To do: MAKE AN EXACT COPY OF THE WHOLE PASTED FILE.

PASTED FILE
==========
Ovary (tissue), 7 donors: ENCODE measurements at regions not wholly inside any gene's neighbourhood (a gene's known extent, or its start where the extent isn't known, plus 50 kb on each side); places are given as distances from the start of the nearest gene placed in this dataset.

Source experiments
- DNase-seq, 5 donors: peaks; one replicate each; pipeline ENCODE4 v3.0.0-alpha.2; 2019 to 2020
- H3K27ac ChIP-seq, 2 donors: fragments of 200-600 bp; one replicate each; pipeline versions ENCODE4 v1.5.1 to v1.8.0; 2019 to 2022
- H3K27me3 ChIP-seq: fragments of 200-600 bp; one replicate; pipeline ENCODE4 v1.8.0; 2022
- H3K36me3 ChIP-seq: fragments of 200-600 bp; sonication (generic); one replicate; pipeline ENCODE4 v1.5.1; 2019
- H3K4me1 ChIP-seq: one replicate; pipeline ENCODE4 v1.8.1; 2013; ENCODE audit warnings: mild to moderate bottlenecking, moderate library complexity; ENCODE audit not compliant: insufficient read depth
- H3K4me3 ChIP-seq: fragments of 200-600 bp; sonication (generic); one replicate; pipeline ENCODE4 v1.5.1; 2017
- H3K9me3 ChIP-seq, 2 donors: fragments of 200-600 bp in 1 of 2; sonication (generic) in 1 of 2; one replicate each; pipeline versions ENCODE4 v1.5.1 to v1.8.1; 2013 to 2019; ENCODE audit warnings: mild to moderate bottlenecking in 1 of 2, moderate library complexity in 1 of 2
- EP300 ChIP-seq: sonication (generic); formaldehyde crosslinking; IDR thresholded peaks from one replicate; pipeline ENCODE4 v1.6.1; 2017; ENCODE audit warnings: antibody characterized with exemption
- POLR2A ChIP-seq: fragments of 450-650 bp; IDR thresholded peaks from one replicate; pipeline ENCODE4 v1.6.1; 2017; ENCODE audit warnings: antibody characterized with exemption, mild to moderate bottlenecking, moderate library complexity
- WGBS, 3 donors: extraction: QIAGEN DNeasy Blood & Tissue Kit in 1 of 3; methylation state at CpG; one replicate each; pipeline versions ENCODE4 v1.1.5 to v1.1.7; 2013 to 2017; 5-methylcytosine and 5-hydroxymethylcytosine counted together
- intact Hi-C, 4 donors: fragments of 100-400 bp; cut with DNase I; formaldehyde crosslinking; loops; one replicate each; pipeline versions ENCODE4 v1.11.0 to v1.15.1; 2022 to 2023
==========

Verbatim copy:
Ovary (tissue), 7 donors: ENCODE measurements at regions not wholly inside any gene's neighbourhood (a gene's known extent, or its start where the extent isn't known, plus 50 kb on each side); places are given as distances from the start of the nearest gene placed in this dataset.

Source experiments
- DNase-seq, 5 donors: peaks; one replicate each; pipeline ENCODE4 v3.0.0-alpha.2; 2019 to 2020
- H3K27ac ChIP-seq, 2 donors: fragments of 200-600 bp; one replicate each; pipeline versions ENCODE4 v1.5.1 to v1.8.0; 2019 to 2022
- H3K27me3 ChIP-seq: fragments of 200-600 bp; one replicate; pipeline ENCODE4 v1.8.0; 2022
- H3K36me3 ChIP-seq: fragments of 200-600 bp; sonication (generic); one replicate; pipeline ENCODE4 v1.5.1; 2019
- H3K4me1 ChIP-seq: one replicate; pipeline ENCODE4 v1.8.1; 2013; ENCODE audit warnings: mild to moderate bottlenecking, moderate library complexity; ENCODE audit not compliant: insufficient read depth
- H3K4me3 ChIP-seq: fragments of 200-600 bp; sonication (generic); one replicate; pipeline ENCODE4 v1.5.1; 2017
- H3K9me3 ChIP-seq, 2 donors: fragments of 200-600 bp in 1 of 2; sonication (generic) in 1 of 2; one replicate each; pipeline versions ENCODE4 v1.5.1 to v1.8.1; 2013 to 2019; ENCODE audit warnings: mild to moderate bottlenecking in 1 of 2, moderate library complexity in 1 of 2
- EP300 ChIP-seq: sonication (generic); formaldehyde crosslinking; IDR thresholded peaks from one replicate; pipeline ENCODE4 v1.6.1; 2017; ENCODE audit warnings: antibody characterized with exemption
- POLR2A ChIP-seq: fragments of 450-650 bp; IDR thresholded peaks from one replicate; pipeline ENCODE4 v1.6.1; 2017; ENCODE audit warnings: antibody characterized with exemption, mild to moderate bottlenecking, moderate library complexity
- WGBS, 3 donors: extraction: QIAGEN DNeasy Blood & Tissue Kit in 1 of 3; methylation state at CpG; one replicate each; pipeline versions ENCODE4 v1.1.5 to v1.1.7; 2013 to 2017; 5-methylcytosine and 5-hydroxymethylcytosine counted together
- intact Hi-C, 4 donors: fragments of 100-400 bp; cut with DNase I; formaldehyde crosslinking; loops; one replicate each; pipeline versions ENCODE4 v1.11.0 to v1.15.1; 2022 to 2023